In honor of National Hunger and Homeless Awareness Week, November 11 – 19, I offer this script, which is about Real People whom I met while volunteering at a very large shelter in Washington, D.C.
READER’S DIGEST ~
(c) 1990 Nancy Wyatt All Rights Reserved
How many of you read Reader’s Digest – that section where people write about their “most unforgettable character?” I should write one of those articles, ‘cuz I met some truly unforgettable characters while living in the shelter!
Like “Blossom,” for example. Blossom is a man, but not an ordinary man. He’s a clown! A real clown, who dresses up each day in a Scottish kilt, wearing silly bloomers underneath. He paints his white face even whiter and adds big red lips outlined in black. Then he sticks a red ball on his nose, puts on an orange wig, and does magic tricks and pantomime.
Blossom makes toy poodles and hearts by twisting balloons into shapes. I never can figure out why the balloons don’t pop when he does that! He performed at the White House and for children’s parties all over the city. But, clown work is seasonal! Who would have thought that? (pause) He sure does when he runs out of money each year! Yes, Blossom is unforgettable.
Another colorful character at the shelter is built like a Mac truck. I first saw him while sitting in a recovery meeting for addicts and alcoholics. Suddenly, in walked this well-known boxer.
In fact, during the time I spent at the shelter, I met three boxers – all trying to stay clean – and all fighting better than ever – in the ring and in life! Listening to their stories of the rise from the streets to fame and back again makes them unforgettable, too.
There is one guy – whose name I won’t mention. He is unforgettable, but I’d like to forget him! I thought he was just another shelter person, at first. But, something was different about him. It turns out he is an undercover agent, spying on the people and trying to find out what goes on in the shelter. He is always trying to act like everybody else. I guess that is what made me suspicious. He is always trying. He is always acting.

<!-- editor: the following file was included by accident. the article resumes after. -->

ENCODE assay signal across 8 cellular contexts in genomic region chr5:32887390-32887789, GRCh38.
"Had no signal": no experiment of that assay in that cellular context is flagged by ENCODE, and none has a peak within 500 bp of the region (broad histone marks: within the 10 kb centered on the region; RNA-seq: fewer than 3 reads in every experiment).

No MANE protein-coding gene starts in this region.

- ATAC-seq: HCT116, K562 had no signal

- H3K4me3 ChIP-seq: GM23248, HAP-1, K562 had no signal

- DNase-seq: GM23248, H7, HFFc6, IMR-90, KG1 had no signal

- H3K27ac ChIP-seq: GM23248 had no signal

I suppose they have to have people like that, because of the drug problems; but, it is very questionable to me. Innocent people should not be under surveillance. What about the right to privacy? Who knows he is there? Who hired him? The shelter? The police? Do the shelter operators even know he is there? H-mm.
Later I learned that he is only one of many people doing the same thing! Some are writing a thesis or a book. Some are conducting investigations. Some are bounty hunters – for real – just like in the movies! Some just want to know what it is like to be homeless. They are unforgettable all right. It still feels like an invasion of privacy to me!
Not all the unforgettable characters are humans! I don’t know if this is typical of other shelters; but, at the shelter where I stayed, there are cats. Dogs and cats, but mostly cats. (pause) Of course, since most shelters have rats, that’s probably a good idea when you think about it! Among the cat population, Spike definitely qualifies as the most unforgettable character. An orange and white thug, he is a serious panhandler, who thinks the whole shelter is his turf! He hunts, scratches, and snores wherever he wants to. The joint is his. We all clear a path for his royal highness!